The land in question lies near Central Avenue in the Kettering section just southwest of Bowie.

For now, the 462-acre plot is covered only with bare trees and winter-brown cornfields. Surrounding it are middle-class suburban family neighborhoods where civic associations thrive. Across the street is Wild World, an amusement park that offers thrill rides, water slides and "the mammoth Wild Wave pool."

Bishop John L. Meares and his congregation from the Evangel Temple at 610 Rhode Island Ave. NE are asking the county to amend its master plan so a new church complex can be built there, including an auditorium that could seat 4,000.

It could end up as one of the largest church developments in the Maryland suburbs, but Temple officials are quick to point out that their plans are far from complete. They say they have made no decision about the ultimate size of the complex.

However, residents of the neighborhood have told county officials that in their view, the congregation intends to build a "religious city" that would add to the noise and traffic already generated by warm-weather visitors to Wild World.

"It doesn't matter if you're listening to Charlie Daniels or 'Rock of Ages,' noise is noise and we have no protection," said Tina Badaczewski, 41, a teacher who is president of the Kettering Civic Federation.

County Executive Parris Glendening has already recommended to the council that the sewer plan for the area not be changed, which would preclude the church development as proposed. His recommendation was based in part on an environmental report that stated that a change would conflict with county land use policy.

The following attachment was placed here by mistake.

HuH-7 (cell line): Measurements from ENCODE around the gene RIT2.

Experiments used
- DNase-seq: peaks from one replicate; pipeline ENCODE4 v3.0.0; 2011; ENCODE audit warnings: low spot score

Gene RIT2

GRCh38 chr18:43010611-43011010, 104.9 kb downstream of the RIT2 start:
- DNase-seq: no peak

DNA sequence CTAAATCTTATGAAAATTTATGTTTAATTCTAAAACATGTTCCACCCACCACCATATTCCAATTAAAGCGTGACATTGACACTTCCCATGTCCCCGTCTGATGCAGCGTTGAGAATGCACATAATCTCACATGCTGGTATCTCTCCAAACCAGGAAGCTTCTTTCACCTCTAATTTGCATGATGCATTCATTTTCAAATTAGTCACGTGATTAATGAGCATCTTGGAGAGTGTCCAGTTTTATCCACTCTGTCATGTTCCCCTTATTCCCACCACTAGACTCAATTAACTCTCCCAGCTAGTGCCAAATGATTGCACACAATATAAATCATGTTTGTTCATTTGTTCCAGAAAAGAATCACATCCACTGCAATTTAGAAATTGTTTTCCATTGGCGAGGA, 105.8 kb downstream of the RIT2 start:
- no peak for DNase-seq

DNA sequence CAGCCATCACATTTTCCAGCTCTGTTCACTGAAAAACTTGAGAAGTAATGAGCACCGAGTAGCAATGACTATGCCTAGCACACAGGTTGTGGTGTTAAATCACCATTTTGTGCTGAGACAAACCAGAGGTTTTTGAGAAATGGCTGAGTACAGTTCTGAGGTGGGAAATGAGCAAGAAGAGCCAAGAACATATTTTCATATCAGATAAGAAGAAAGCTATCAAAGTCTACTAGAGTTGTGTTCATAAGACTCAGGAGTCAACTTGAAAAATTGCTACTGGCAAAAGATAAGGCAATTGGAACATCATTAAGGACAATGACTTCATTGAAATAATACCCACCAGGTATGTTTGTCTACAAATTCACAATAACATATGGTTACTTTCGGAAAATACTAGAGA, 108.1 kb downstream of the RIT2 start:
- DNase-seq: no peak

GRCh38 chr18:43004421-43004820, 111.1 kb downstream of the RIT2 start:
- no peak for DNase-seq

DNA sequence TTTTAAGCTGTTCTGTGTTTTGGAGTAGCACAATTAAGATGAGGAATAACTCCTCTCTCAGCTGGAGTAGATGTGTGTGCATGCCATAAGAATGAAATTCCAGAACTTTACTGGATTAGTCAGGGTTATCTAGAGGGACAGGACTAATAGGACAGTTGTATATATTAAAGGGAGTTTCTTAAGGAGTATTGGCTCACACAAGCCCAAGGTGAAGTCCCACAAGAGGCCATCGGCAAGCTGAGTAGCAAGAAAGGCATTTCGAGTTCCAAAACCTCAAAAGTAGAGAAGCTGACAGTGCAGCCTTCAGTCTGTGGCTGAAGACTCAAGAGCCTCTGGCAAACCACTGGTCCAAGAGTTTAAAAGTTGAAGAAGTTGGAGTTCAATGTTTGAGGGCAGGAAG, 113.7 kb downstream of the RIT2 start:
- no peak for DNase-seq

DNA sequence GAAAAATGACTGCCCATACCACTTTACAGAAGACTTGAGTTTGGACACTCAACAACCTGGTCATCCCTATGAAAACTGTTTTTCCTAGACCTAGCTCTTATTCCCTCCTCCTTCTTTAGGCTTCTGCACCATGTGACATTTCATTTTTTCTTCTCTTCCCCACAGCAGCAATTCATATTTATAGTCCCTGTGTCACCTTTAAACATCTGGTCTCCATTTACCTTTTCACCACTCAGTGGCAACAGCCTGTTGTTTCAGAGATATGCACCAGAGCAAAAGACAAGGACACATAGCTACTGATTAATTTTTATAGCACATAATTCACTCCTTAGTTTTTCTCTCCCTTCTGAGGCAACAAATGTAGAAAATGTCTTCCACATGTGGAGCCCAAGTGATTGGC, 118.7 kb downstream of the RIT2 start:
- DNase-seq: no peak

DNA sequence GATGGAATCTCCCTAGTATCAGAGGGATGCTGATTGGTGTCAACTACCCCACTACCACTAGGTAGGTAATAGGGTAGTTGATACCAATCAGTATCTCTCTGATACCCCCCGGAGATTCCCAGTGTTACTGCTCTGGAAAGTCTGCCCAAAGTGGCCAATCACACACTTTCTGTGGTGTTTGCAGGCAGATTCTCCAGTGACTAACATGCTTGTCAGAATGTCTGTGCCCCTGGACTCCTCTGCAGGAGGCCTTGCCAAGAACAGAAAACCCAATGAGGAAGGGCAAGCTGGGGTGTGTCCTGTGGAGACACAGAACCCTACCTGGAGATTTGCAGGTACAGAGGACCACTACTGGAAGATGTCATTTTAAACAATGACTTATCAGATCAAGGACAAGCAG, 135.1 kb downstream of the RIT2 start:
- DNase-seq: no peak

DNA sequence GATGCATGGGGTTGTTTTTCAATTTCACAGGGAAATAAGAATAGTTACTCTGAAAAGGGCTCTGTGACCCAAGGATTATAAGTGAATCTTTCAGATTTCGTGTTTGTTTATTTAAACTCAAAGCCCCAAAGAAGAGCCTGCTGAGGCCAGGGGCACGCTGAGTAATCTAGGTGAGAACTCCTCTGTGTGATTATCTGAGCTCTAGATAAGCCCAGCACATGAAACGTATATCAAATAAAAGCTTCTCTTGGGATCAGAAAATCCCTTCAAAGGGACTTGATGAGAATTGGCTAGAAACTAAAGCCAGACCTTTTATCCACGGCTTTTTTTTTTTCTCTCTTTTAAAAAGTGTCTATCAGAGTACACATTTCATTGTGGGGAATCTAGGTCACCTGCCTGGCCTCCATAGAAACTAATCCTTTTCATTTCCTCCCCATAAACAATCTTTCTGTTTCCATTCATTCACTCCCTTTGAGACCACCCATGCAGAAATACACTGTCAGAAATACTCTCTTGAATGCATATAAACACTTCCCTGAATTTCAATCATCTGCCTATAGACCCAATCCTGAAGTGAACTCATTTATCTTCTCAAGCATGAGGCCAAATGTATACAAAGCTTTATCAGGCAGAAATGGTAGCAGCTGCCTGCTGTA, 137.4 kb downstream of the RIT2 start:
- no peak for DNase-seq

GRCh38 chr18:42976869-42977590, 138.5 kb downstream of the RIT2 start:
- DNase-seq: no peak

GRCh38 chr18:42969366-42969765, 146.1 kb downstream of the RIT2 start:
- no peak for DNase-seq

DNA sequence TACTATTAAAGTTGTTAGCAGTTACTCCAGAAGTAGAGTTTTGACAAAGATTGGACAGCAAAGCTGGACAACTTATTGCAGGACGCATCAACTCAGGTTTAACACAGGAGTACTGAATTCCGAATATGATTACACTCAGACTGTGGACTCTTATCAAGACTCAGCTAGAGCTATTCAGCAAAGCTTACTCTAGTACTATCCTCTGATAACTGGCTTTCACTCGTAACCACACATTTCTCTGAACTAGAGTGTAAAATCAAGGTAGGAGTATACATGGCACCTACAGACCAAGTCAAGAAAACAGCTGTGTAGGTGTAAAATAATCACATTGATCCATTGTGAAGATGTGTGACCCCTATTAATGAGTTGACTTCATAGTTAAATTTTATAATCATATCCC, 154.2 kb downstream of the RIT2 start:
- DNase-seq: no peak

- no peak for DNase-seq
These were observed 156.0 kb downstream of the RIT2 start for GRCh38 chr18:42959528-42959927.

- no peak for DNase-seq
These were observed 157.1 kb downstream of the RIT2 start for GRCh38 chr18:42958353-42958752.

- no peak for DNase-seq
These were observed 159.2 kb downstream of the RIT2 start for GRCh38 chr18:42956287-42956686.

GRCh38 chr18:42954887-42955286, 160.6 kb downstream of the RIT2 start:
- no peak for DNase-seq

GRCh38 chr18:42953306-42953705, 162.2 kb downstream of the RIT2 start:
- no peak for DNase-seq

The community opposition was voiced by Badaczewski and representatives of other neighborhoods at a public hearing before the Prince George's County Council last week, where Meares requested water and sewer service for the site.

Meares told the council that he plans to build a chapel, paramedic clinic, gymnasium, several housing units and the 4,000-seat auditorium.

Meares' son, Virgil Meares, an elder in the church, said last week that those plans are merely "in the formative stages of conceptualization." He would not elaborate about what other facilities the church intends to build.

"We haven't even selected architects," he said. Church officials have signed a contract to buy the land.

John L. Meares, a white-haired man with a booming voice and an eloquent manner, founded the Evangel Temple in July 1955.

His son described the church's doctrines as "evangelical, similar to what most people would associate with Billy Graham."

In recent years, the congregation has outgrown its 2,000-seat auditorium in Washington, he said.

On Sundays, Virgil Meares said, there are two worship services to accommodate the crowds.

When scouting for a new location, church officials kept in mind that 60 percent of the congregation lives in Prince George's County, Virgil Meares said. The Kettering site seemed ideal, he added.

But Badaczewski, whose association represents 2,300 households, said the proposal for the complex does not fit into the county's general plan for the area, that of low density development. The land is zoned for houses set on two-acre lots, she said.

The church complex is "a fine project," she said, "and it's a very noble thing they're planning, but this is the wrong place."

The church's busiest hours on Sunday morning would coincide with Wild World's peak time, she said, and the result would be severe traffic congestion in the neighborhoods.

"We keep remembering 1972," when the amusement park opened, Badaczewski said. "At first, Wild World was going to be a little drive through a zoo.

"Every year, it got bigger and bigger. Once something like this gets a foot in the door, it's very hard for the council to turn things down. They have to look at the total picture of the project."

After a study session this week, the council will formally consider the sewer and water question on Tuesday.